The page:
The other day, I was interviewing an economist who studies the effect college majors have on peoples’ income. He was telling me that women often make decisions that lead them to earn less than they otherwise might.
Women are overrepresented among majors that don’t pay very well (psychology, art, comparative literature) and underrepresented in lots of lucrative majors (most fields in engineering).
And even when they choose high-paying majors, women often don’t choose high-paying jobs. For example, math is a pretty lucrative major, and more than 40 percent of math majors are women. But women who major in math are much more likely than men to go into lower-paying professions, like teaching.
Midway through the conversation, I realized that the economist — Anthony Carnevale of Georgetown University — was basically talking about me. I described my situation to Carnevale: I majored in applied math. I have an MBA. And I’m working as a reporter at NPR.
“Oh, you left a lot of money on the table,” he told me. “You left probably as much as $3-to-$4 million on the table.”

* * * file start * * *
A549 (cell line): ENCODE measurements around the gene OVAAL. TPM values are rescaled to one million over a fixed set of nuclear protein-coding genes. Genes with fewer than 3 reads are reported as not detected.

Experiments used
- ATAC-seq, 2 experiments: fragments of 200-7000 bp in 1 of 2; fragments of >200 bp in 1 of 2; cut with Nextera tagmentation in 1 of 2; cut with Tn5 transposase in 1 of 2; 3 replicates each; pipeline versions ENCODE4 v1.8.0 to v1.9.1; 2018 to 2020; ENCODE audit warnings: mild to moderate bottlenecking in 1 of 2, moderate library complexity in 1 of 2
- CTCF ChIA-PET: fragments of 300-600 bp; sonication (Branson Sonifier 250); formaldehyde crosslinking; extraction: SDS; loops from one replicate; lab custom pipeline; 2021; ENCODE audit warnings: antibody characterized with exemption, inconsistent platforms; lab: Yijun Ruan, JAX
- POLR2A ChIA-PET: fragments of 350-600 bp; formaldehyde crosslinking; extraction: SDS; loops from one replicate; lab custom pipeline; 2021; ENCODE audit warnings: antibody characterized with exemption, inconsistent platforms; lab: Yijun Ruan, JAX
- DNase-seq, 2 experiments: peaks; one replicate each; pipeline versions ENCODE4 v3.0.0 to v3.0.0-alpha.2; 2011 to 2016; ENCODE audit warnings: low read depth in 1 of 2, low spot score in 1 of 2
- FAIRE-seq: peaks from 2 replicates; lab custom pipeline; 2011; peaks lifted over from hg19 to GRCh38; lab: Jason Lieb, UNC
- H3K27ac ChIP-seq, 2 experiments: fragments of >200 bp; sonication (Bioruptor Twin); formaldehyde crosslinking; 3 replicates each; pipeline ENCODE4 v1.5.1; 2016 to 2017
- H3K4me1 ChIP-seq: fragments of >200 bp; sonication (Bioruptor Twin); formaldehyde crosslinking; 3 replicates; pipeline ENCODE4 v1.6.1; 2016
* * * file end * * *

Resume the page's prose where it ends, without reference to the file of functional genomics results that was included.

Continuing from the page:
A typical journalist’s lifetime earnings will be somewhere in the $2 million range. Not bad! But someone with math skills and an MBA could get a management job and make $5 million or $6 million over the course of a career.
Working on this story, I started seeing versions of myself all around me. Rhea Faniel, a college career counselor, told me she had a degree in accounting and started her career in the corporate world. She was making good money, moving up in her company. One day, her boss came to her and said he wanted to groom her to be a director.
“I knew what that entailed,” she says. “Taking up more responsibility, taking up other classes and training, and here i was, I was five months pregnant. He didn’t even know it.”
Faniel thanked her boss but told him she was more focused on having a baby. Her focus on her family eventually led her to leave the corporate world. Other women, she says, are put off by companies with male-dominated cultures.
But I choose a lower-paying field before marriage or kids. I never felt excluded in a male-dominated workplace. So what’s my excuse? I love my job.
“You’re doing something that I suspect you need to do,” Carnevale says. Oftentimes, he says, passion for work trumps money and skills.